Los Angeles (meaning The Angels), officially the City of Los Angeles, often known by its initials L.A., is the most populous city in the U.S. state of California and the second-most populous in the United States, after New York City, with a population at the 2010 United States Census of 3,792,621. It has a land area of 469 square miles (1,215 km2), and is located in Southern California.


About Los Angeles

  

Important landmarks in Los Angeles include Walt Disney Concert Hall, the Los Angeles County Museum of Art, , the Hollywood Sign, the Bradbury Building, Hollywood Boulevard, the Capitol Records Building, and Los Angeles City Hall.


The economy of Los Angeles is driven by international trade, entertainment (television, motion pictures, video games, recorded music), aerospace, technology, petroleum, fashion, apparel, and tourism. Los Angeles is also the largest manufacturing center in the western United States. The contiguous ports of Los Angeles and Long Beach together comprise the fifth-busiest port in the world and the most significant port in the Western Hemisphere and is vital to trade within the Pacific Rim. Other significant industries include media production, finance, telecommunications, law, healthcare, and transportation.


 
Los Angeles Travel Tips

 

> What to Pack  

  • Business cards
  • Comfortable shoes
  • Hotel confirmation #s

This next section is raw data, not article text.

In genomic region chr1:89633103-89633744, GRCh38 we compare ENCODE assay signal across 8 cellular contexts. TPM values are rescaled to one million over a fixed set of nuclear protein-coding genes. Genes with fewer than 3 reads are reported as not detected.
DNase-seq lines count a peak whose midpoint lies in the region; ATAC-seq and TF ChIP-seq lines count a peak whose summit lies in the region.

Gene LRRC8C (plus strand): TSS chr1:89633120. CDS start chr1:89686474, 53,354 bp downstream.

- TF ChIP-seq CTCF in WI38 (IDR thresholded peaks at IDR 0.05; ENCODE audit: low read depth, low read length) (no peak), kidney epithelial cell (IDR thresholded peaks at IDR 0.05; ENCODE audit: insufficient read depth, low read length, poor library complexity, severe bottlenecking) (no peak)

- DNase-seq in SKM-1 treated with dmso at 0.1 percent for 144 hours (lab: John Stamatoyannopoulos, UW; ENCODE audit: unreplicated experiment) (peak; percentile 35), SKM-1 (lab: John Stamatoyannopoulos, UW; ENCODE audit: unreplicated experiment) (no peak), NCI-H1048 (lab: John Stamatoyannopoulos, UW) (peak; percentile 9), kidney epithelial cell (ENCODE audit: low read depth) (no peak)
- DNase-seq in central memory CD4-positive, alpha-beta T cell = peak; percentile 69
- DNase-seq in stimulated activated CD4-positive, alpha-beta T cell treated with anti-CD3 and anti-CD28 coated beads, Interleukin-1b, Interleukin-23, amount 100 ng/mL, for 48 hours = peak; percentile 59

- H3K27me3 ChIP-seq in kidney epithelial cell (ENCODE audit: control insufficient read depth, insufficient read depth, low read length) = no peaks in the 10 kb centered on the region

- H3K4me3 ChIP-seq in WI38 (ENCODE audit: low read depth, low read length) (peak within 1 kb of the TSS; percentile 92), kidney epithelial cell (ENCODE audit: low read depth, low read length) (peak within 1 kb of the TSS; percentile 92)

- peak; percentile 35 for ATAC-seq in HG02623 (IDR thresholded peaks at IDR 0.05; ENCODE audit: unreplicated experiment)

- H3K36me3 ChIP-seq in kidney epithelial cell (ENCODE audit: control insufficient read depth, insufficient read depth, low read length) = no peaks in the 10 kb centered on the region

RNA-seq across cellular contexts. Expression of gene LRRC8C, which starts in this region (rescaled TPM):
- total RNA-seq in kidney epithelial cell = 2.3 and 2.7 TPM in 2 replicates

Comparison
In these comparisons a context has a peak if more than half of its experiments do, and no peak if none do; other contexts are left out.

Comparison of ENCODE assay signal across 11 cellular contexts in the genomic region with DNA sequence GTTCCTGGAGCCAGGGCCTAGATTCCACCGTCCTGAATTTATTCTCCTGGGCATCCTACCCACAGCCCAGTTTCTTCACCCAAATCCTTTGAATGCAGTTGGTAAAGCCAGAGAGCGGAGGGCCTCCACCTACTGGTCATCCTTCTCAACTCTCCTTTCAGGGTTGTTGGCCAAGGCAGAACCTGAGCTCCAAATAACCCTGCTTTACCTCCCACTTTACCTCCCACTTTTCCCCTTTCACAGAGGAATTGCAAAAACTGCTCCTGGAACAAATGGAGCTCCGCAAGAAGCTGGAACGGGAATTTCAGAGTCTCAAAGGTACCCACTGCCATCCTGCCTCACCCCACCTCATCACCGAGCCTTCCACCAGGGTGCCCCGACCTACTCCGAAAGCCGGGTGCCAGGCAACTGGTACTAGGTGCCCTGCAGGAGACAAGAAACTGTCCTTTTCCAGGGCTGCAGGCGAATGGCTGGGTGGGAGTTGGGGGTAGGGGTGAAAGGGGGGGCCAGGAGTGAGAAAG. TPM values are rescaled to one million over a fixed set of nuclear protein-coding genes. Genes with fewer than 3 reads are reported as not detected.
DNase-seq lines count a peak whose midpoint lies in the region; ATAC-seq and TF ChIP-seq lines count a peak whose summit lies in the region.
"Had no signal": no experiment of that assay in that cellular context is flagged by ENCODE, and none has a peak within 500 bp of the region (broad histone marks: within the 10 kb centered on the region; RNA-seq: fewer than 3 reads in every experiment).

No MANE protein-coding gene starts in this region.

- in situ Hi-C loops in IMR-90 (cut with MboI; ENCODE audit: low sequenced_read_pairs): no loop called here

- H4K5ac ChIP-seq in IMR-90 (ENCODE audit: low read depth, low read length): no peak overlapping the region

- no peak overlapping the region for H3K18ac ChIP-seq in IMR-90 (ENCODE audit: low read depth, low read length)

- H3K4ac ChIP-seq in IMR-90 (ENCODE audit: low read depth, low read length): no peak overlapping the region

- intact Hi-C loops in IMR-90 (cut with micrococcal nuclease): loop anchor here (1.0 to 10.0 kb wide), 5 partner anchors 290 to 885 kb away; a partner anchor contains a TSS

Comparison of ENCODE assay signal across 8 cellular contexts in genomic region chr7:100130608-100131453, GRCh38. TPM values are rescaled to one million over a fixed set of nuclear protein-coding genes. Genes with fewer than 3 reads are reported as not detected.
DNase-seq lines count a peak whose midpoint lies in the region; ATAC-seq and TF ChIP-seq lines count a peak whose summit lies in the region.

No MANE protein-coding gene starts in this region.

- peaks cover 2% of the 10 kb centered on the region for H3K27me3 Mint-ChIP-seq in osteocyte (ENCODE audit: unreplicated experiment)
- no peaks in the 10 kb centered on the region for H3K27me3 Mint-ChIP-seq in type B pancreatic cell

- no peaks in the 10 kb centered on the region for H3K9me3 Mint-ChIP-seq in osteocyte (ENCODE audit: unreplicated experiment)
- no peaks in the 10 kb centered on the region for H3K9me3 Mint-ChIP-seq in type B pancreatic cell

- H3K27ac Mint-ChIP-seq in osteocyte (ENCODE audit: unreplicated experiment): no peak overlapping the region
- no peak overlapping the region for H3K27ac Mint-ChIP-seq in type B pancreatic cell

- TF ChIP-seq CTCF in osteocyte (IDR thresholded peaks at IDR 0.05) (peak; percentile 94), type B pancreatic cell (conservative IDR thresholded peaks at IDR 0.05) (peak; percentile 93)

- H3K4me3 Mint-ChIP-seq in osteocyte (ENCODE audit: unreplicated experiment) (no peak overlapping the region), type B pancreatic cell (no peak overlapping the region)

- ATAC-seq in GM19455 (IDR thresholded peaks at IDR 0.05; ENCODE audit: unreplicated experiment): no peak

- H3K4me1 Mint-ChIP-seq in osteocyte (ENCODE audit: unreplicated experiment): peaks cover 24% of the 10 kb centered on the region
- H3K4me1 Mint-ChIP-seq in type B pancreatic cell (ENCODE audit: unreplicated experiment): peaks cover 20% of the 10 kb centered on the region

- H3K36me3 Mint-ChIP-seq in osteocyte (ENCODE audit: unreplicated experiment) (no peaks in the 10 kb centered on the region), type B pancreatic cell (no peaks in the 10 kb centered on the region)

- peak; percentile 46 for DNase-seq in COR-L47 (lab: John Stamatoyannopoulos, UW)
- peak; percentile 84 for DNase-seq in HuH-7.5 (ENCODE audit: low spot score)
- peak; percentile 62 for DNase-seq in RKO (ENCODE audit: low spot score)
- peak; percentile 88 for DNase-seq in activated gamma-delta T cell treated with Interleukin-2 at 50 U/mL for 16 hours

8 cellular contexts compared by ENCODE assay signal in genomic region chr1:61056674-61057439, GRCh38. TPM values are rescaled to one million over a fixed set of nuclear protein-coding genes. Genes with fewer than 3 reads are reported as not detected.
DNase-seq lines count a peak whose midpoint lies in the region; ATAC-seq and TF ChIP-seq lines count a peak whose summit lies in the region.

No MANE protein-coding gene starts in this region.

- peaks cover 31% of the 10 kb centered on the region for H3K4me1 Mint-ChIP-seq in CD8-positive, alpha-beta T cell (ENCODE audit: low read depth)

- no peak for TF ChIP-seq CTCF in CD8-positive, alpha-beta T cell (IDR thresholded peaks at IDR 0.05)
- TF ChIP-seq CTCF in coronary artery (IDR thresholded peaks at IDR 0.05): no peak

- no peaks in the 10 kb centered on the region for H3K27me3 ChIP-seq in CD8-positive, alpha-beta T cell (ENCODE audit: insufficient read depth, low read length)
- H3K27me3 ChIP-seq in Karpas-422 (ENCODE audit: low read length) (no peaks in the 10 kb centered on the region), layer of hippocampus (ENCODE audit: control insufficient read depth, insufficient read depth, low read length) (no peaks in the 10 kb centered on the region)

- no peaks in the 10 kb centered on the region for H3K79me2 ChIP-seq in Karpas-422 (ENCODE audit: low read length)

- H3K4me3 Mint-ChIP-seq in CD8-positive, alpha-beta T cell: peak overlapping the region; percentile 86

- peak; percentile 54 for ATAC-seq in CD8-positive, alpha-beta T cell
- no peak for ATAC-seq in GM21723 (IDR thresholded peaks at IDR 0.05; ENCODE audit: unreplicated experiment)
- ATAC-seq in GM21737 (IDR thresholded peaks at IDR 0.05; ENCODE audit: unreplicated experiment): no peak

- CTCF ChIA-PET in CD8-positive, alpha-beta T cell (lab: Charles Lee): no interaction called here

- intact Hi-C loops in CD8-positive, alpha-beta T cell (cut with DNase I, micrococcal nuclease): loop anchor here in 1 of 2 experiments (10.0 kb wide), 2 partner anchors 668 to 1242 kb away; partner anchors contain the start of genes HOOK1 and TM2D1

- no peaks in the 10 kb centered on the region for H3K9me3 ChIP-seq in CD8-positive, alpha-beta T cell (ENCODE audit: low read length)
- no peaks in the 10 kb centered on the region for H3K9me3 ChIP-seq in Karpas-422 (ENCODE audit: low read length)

• 2016 UCHTIF + EB5 Projects Show Registration confirmation

> Health Tips

  • Drink plenty of water
  • Hydrate while you fly – alcohol will dehydrate you
  • Wash your hands often or use hand sanitizer wipes/gels
  • As a precaution, bring some cold/couch medicine, stomach flu medicine and herbal teas. You can purchase all of those items and any hotel or local pharmacy but it gets expensive.
  • Know your health plan and what they will and won’t cover if you need to see a doctor while you are traveling. Oftentimes, you have to call for pre-authorization before visiting a clinic or emergency room.

> LA Tipping Tips 

  

Since Los Angeles is a tourist destination, tipping is a big, big deal. You may not be too sure how much to tip and when. So here's a quick rundown.

  • Bellmen: They usually receive $1 a bag, but an extra tip is suggested if you use them to make show reservations, hail cabs or provide other additional assistance.
  • Taxi drivers: These folks drive like mad to get you where you're going, they help you with your bags, and provide a little chit-chat along the way. About 15 percent of your total fare should make up for their efforts.
  • Valet parking and maid service attendants: We suggest $1 to $2 each day.
  • Dealers: Tipping a dealer is a little trickier. You can give the dealer a tip in between hands or spins, and this tip can range from $1 to as much as you want to give. You also can wait until the end of your session and tip the dealer then.
  • Keno and bingo runners: $1 every few rounds is acceptable and suggested even if you aren't winning.
  • Cocktail waitresses: About $2 per round is sufficient for a small group (2-3 people). Increase for larger groups. Don't fail to tip, even if your drinks are complimentary.
  • Change person: Don't f